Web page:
The Earliest New Testament Interpretation of the Cross

I have been persuaded for some time that Galatians was Paul’s earliest letter, written approximately AD 49-50.  This is significant because, according to some conservative scholars, Galatians 1:1-5 contains the earliest written interpretation of the death of Jesus in the New Testament.

The four Gospels were written after Galatians, as were the other letters (with the exception of James), Acts, and Revelation.  So although Acts reports some early church history after the ascension of Jesus and before Paul was every converted, the book was still written after Galatians.

Put another way, Galatians 1:1-5 was the earliest New Testament record of what leaders–Paul in particular–were teaching about the cross (the letter of James does not provide any explicit teaching about Jesus’ death).

“Paul, an apostle–not from men nor through man, but through Jesus Christ and God the Father, who raised him from the dead….Grace to you and peace from God our Father and the Lord Jesus Christ, who gave himself for our sins to deliver us from the present evil age, according to the will of our God and Father” (Gal 1:1, 3-4).

Four observations can be made.  According to the earliest New Testament record of the interpretation of the cross,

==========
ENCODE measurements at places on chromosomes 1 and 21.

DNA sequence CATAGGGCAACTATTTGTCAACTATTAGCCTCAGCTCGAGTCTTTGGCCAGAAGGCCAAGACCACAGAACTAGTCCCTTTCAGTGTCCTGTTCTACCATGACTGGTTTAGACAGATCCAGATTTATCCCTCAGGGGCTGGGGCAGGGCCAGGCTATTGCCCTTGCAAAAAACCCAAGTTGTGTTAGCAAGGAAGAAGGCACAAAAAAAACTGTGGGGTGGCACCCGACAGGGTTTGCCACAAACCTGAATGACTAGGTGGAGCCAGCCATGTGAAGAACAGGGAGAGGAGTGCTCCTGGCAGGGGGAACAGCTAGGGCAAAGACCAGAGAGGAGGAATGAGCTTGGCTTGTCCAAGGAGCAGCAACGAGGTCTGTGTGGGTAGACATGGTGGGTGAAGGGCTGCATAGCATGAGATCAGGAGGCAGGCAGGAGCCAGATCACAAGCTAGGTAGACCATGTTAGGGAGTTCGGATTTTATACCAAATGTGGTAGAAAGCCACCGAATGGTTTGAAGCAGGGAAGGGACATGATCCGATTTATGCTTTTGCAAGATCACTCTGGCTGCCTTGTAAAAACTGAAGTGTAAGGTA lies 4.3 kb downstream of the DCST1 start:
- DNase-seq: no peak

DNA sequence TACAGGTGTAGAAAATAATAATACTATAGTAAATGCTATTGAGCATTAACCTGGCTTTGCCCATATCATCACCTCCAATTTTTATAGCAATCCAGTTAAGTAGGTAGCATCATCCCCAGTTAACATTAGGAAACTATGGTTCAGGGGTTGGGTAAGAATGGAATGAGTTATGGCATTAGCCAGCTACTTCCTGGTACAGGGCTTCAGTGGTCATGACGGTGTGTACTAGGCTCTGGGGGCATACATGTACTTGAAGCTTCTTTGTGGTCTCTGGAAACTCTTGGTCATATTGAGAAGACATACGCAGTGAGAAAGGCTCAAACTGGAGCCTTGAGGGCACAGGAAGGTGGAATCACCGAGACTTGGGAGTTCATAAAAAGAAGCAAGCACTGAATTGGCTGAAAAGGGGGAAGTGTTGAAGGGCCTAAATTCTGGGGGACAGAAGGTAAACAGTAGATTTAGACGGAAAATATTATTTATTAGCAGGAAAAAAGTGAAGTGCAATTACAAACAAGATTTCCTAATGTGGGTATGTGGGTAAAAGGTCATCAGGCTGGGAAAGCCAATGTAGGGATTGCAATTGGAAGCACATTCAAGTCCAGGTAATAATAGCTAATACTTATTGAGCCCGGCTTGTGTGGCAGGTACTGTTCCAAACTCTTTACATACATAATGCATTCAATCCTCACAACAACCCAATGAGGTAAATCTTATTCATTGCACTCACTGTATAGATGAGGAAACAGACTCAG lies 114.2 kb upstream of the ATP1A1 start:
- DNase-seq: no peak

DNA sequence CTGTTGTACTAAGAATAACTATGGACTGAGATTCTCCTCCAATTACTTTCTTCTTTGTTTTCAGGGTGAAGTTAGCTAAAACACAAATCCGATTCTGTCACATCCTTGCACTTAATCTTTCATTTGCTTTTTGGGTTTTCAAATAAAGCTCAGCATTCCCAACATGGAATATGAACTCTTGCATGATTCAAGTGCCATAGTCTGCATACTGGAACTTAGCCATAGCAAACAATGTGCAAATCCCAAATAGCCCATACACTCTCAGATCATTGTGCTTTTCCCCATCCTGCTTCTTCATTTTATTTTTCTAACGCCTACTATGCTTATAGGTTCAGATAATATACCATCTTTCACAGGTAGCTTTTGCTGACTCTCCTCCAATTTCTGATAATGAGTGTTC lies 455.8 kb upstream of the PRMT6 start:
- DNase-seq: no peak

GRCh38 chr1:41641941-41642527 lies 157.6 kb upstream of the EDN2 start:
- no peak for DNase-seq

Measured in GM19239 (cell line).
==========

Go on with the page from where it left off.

(1) Jesus’ death was voluntary (“gave himself”)
(2) Jesus’ death was substitutionary (“for our sins”)
(3) Jesus’ death was planned (“according to the will of our God”)
(4) Jesus’ death was vindicated (“who raised him from the dead”)

The earliest New Testament testimony about the cross is worth our reflection.  In summary, the early church taught, proclaimed, and wrote about a risen Lord who had freely borne our sins on the cross in fulfillment of his Father’s plan.

Advertisements

Leave a Reply

Fill in your details below or click an icon to log in:

WordPress.com Logo

You are commenting using your WordPress.com account. Log Out / Change )

Twitter picture

You are commenting using your Twitter account. Log Out / Change )

Facebook photo

You are commenting using your Facebook account. Log Out / Change )

Google+ photo

You are commenting using your Google+ account. Log Out / Change )

Connecting to %s